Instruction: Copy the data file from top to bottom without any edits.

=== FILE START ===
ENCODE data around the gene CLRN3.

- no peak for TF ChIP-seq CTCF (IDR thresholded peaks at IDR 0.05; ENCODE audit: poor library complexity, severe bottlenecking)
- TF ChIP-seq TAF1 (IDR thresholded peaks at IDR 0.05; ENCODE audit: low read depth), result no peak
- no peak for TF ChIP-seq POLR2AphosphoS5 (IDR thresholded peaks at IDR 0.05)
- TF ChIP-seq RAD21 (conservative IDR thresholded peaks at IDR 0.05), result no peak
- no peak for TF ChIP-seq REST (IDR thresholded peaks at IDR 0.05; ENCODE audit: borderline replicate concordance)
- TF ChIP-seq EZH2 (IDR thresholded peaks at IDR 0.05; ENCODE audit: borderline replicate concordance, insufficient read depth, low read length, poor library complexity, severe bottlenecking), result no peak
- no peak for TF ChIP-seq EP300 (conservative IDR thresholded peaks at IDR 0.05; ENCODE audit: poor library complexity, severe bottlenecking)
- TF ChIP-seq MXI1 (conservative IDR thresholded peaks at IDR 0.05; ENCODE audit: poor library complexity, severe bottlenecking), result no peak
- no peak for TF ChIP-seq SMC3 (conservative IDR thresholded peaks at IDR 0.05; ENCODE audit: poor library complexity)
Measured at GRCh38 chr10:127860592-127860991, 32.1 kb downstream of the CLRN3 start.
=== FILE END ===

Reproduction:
ENCODE data around the gene CLRN3.

- no peak for TF ChIP-seq CTCF (IDR thresholded peaks at IDR 0.05; ENCODE audit: poor library complexity, severe bottlenecking)
- TF ChIP-seq TAF1 (IDR thresholded peaks at IDR 0.05; ENCODE audit: low read depth), result no peak
- no peak for TF ChIP-seq POLR2AphosphoS5 (IDR thresholded peaks at IDR 0.05)
- TF ChIP-seq RAD21 (conservative IDR thresholded peaks at IDR 0.05), result no peak
- no peak for TF ChIP-seq REST (IDR thresholded peaks at IDR 0.05; ENCODE audit: borderline replicate concordance)
- TF ChIP-seq EZH2 (IDR thresholded peaks at IDR 0.05; ENCODE audit: borderline replicate concordance, insufficient read depth, low read length, poor library complexity, severe bottlenecking), result no peak
- no peak for TF ChIP-seq EP300 (conservative IDR thresholded peaks at IDR 0.05; ENCODE audit: poor library complexity, severe bottlenecking)
- TF ChIP-seq MXI1 (conservative IDR thresholded peaks at IDR 0.05; ENCODE audit: poor library complexity, severe bottlenecking), result no peak
- no peak for TF ChIP-seq SMC3 (conservative IDR thresholded peaks at IDR 0.05; ENCODE audit: poor library complexity)
Measured at GRCh38 chr10:127860592-127860991, 32.1 kb downstream of the CLRN3 start.